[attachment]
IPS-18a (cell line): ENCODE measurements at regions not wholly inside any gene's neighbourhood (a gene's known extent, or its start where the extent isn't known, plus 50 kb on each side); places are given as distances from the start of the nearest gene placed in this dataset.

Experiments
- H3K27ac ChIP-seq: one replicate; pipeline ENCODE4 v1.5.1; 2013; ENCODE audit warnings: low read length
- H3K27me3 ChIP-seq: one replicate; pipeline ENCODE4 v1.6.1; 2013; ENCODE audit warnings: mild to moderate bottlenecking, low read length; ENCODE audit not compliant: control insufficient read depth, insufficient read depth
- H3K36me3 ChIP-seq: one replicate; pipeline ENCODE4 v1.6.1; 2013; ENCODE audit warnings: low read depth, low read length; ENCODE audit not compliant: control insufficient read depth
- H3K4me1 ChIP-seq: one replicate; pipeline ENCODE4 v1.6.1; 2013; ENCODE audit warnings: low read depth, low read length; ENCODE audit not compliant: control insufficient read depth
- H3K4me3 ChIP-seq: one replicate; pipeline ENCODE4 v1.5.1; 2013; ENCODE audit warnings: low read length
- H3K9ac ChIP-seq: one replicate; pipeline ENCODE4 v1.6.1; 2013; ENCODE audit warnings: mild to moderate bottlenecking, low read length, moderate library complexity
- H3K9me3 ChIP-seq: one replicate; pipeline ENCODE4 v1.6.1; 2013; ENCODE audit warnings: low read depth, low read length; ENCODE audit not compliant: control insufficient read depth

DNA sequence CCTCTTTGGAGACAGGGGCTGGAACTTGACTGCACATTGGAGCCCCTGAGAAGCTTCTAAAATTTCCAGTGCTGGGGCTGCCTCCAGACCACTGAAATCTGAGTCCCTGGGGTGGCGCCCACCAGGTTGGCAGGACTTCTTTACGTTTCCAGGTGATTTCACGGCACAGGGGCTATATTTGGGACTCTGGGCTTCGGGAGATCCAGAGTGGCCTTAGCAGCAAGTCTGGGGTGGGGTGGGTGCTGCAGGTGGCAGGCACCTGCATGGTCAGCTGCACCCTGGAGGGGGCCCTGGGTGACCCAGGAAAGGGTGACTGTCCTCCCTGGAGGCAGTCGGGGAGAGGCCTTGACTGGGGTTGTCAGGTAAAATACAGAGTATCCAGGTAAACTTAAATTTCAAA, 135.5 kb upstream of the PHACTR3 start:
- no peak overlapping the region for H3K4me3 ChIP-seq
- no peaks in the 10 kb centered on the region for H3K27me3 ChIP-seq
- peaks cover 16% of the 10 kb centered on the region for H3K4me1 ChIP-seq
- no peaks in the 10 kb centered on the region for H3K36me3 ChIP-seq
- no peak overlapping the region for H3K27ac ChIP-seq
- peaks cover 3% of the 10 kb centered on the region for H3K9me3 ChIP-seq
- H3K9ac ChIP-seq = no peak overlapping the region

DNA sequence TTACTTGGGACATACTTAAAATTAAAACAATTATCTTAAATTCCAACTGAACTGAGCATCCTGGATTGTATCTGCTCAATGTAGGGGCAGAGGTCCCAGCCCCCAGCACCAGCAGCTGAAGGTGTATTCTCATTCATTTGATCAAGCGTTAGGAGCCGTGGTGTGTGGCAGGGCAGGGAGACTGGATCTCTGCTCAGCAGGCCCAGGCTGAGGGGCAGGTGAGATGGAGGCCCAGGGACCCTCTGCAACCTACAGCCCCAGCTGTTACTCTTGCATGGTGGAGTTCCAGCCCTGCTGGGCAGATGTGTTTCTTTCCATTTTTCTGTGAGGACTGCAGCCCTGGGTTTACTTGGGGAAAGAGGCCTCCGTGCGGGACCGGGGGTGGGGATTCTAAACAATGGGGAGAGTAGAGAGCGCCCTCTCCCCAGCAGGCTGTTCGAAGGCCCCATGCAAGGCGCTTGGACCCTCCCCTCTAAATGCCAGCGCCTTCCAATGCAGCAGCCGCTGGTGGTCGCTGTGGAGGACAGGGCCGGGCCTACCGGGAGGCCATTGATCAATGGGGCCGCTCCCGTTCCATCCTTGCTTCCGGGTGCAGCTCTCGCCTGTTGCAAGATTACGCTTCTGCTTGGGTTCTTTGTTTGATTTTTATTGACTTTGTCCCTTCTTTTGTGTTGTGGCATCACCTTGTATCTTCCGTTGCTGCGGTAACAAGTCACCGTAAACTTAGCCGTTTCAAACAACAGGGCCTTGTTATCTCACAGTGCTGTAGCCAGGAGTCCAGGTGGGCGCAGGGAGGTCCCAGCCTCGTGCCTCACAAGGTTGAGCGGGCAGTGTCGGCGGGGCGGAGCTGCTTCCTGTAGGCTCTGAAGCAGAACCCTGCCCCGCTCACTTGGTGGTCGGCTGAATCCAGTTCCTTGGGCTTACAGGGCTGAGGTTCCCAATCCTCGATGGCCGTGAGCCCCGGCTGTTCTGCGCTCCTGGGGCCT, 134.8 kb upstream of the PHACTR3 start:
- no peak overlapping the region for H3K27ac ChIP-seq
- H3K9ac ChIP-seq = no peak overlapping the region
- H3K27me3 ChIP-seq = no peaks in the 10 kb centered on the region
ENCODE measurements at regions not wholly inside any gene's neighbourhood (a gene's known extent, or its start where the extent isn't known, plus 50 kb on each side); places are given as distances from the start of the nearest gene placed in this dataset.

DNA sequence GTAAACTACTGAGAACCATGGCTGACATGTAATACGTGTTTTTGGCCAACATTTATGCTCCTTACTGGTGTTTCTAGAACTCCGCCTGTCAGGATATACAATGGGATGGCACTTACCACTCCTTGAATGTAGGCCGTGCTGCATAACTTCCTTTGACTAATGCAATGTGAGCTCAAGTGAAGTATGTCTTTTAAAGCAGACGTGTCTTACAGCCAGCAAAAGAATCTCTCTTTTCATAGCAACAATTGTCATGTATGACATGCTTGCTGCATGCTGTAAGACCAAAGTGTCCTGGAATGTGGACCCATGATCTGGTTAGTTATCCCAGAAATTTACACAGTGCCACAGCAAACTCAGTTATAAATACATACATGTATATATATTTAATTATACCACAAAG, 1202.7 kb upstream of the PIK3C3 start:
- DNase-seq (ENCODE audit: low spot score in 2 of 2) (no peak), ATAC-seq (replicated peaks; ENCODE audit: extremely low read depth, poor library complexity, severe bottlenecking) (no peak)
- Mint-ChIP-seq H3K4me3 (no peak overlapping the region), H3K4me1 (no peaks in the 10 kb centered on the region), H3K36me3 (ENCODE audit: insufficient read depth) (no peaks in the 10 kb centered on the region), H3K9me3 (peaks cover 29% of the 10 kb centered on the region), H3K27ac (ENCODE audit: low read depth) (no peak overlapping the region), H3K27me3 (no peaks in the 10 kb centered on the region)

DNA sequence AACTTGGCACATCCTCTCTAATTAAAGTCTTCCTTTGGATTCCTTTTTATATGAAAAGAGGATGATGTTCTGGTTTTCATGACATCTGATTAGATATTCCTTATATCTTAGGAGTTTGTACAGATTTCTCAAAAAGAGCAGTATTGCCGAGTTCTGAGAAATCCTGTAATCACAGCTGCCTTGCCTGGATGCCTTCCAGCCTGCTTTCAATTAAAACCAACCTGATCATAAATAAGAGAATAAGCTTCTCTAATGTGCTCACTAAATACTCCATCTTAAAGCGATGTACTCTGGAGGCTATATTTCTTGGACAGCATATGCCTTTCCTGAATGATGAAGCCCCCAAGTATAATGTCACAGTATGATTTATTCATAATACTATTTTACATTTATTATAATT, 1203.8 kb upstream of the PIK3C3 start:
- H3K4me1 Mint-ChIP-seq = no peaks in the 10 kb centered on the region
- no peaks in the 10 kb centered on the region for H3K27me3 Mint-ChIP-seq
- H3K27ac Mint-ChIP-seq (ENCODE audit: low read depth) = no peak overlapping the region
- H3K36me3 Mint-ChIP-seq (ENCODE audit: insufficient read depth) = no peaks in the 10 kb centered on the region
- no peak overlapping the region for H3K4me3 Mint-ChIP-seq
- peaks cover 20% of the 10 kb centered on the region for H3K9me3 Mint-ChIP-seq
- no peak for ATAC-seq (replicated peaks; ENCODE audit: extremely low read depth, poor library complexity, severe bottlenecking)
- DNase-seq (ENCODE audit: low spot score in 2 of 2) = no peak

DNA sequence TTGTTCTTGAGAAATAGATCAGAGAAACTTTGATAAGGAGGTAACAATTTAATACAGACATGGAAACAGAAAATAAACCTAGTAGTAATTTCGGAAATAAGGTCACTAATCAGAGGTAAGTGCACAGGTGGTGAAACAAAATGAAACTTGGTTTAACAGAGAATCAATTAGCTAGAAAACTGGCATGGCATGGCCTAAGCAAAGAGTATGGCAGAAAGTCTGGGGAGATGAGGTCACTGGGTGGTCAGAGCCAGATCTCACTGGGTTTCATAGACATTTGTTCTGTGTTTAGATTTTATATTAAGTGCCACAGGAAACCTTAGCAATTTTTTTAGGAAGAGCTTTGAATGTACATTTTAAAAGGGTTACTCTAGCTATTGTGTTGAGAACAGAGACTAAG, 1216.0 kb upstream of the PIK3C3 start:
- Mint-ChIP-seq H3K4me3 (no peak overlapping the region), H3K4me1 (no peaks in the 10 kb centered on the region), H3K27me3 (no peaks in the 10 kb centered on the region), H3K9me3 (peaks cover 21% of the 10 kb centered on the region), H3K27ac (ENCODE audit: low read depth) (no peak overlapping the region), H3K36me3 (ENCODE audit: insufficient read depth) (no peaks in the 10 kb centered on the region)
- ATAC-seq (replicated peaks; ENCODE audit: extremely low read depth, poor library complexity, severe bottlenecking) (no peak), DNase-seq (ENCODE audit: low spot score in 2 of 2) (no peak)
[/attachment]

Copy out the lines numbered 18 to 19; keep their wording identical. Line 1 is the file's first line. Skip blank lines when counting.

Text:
DNA sequence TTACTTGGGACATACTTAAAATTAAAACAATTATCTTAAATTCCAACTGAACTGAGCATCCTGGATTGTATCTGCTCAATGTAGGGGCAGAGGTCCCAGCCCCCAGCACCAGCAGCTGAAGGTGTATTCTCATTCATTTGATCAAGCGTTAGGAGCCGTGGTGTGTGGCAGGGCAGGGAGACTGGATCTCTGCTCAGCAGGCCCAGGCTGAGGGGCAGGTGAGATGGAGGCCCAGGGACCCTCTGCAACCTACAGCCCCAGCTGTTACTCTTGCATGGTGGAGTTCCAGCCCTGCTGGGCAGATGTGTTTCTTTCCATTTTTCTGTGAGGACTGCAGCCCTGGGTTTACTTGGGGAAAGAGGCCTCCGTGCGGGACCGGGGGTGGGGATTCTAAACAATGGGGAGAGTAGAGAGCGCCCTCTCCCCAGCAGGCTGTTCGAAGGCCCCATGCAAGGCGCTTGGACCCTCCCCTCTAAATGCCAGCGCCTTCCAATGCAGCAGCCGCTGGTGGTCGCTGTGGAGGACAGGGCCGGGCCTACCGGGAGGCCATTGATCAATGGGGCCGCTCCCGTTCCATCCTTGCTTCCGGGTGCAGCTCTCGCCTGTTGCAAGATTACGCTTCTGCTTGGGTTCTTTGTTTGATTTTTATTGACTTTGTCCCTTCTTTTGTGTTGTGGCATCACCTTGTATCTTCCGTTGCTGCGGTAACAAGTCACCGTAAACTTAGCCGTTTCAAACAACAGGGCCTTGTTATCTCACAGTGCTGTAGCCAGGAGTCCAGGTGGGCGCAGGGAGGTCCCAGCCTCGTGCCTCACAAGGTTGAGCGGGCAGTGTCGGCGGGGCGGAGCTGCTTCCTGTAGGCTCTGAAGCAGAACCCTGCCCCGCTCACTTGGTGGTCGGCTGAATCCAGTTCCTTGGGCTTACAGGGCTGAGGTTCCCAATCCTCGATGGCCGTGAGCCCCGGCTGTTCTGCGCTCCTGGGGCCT, 134.8 kb upstream of the PHACTR3 start:
- no peak overlapping the region for H3K27ac ChIP-seq